By Scott Miles, Client Solutions Manager
With Corporate Trade growing in popularity as a strategic business solution, there are a few things every business leader should be aware of when entering into their next Corporate Trade deal.
In a typical trade deal, your company has just exchanged an under-performing asset (such as excess inventory), in return for a bank of Trade Credits that are used with cash to pay for routine budgeted business expenses. This is clearly a high trust transaction and you must feel confident in your Corporate Trade partner’s ability to deliver on their ability to help you spend your Trade Credits. A legal contract is a must, and for any business engaging in an unfamiliar practice with a lot on the line– this can seem daunting.
Today’s blog focuses on 4 essential elements to your contract. These, at minimum, are “must haves” in order to effectively protect your business in a Trade transaction:
- Inventory & Brand Integrity – if there are any restrictions on where your distressed inventory will be remarketed or distributed, make sure you specify as such in your Corporate Trade agreement. It’s important that your brand remains protected, with product being sold only in approved channels and markets. You want to ensure your business is never forced to sacrifice brand integrity.
One of my customer contacts at ConAgra Foods covered this point very well in a recent article discussing the Active/ConAgra relationship in Food in Canada magazine:
“It would normally take me more time to deal with third-party vendors, and I wouldn’t have control of where products end up or know if they’ve been resold or tampered with — but because it has your brand name on it that will hit you two or three years down the road. With Active I’m not going to have that problem.”
- Media Quality – Likely, the majority of your Trade Credits will be used to supplement marketing efforts, and specifically, your paid media budgets. Make sure your Corporate Trade company is applying Trade Credits to your authorized and approved (or your agency’s approved) media plan. By doing so, you’ll ensure your supplemented media plans remain of top-notch quality, thus ensuring the full dollar value of your credits remain intact.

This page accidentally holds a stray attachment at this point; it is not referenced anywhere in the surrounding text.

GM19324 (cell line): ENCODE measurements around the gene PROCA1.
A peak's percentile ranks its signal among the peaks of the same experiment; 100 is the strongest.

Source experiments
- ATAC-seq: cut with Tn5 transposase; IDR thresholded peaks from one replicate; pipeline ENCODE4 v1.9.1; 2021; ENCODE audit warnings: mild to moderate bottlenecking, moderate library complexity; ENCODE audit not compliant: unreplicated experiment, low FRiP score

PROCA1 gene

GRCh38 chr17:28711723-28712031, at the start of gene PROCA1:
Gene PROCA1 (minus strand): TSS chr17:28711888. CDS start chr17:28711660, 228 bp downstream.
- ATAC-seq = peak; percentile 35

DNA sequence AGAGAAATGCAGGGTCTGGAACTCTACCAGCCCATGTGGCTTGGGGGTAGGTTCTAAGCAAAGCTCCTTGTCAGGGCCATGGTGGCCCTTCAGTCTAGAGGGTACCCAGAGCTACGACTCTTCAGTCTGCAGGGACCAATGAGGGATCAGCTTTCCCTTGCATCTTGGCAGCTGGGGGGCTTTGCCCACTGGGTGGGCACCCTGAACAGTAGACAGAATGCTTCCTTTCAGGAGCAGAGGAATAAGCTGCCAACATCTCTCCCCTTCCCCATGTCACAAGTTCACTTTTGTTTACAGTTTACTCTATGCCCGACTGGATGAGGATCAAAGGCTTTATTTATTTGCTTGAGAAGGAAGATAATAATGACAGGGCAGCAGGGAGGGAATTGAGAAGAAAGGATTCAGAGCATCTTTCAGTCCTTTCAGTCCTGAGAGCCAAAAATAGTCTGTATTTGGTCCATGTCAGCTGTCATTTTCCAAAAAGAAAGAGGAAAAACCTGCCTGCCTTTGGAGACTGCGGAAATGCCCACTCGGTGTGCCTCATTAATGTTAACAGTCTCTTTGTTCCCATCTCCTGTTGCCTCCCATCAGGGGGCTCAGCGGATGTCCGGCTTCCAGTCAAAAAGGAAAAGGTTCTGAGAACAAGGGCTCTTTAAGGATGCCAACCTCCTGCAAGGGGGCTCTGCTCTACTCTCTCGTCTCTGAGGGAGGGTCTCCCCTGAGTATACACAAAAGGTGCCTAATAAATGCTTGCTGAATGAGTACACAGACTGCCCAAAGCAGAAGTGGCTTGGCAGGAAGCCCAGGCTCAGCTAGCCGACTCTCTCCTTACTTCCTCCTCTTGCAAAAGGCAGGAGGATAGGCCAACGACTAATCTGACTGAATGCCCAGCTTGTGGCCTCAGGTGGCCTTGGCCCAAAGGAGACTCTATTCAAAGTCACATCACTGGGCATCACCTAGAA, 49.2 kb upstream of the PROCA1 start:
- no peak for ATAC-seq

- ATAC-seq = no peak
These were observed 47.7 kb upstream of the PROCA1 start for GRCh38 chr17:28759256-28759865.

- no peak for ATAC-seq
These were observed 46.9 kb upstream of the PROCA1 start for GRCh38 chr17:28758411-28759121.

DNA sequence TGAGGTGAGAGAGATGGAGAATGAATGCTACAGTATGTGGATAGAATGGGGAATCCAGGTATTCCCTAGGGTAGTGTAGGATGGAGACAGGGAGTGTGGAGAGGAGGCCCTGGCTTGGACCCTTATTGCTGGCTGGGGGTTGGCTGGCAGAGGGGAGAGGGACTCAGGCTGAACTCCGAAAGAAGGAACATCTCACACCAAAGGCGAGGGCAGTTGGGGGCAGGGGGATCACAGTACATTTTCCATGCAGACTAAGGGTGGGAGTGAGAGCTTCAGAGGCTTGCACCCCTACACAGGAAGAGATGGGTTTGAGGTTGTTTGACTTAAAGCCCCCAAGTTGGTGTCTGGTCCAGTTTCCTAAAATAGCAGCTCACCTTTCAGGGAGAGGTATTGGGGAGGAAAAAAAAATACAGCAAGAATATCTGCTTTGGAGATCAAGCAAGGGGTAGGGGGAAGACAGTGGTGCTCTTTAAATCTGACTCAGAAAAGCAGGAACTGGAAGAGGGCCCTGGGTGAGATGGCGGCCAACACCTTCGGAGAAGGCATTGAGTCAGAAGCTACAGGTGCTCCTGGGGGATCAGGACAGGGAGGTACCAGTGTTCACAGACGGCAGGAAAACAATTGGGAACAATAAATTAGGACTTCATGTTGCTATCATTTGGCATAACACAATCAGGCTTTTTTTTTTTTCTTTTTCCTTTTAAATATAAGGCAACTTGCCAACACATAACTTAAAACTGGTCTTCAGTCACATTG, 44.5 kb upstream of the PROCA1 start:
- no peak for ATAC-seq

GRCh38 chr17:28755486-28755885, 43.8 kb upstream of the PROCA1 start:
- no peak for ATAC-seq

- No Media Commissions or Fees – Corporate Trade companies typically do not take media fees as part of their business model. Be sure you aren’t being docked a media commission by your Corporate Barter company each time you use your credits. A central tenet of Corporate Trade is that your credits are used against your existing advertising rates – those that are expertly negotiated by your agency. If you currently employ an Agency of Record, be sure to continue compensating them for their services as you usually would. Their role in the process– defining the media plan, and as a check and balance setting pricing benchmarks and ensuring media quality – is vital to the success of your Corporate Trade deal. Your agency should be compensated with a media commission; your Corporate Trade company should not.
- Customer Service – Like any other service-based business transaction, strong customer service is absolutely vital to the success of a Corporate Trade deal. Before entering into a Corporate Trade deal, you’ll want to ensure up front that you have a dedicated account manager and media team assigned to your business. A strong account manager understands that your business only receives financial gain from the transaction once Trade Credits have been spent (within a reasonable time-frame). Therefore, your account manager should be diligently tracking your Trade Credit usage, routinely presenting opportunities for increased Trade Credit usage through formal business reviews, and attending all relevant media briefing and planning meetings with both your marketing/brand teams and your agency. Further, this account manager should manage the communication/workflow between all parties in a streamlined way that makes the most sense for your business. As a Client Solutions Manager at Active, this is the kind of service I try to deliver on all of the accounts I am responsible for. Your Corporate Trade company should be viewed as a valuable budgetary resource and not an extra step.
Your turn – what other elements are essential to your Corporate Trade contracts?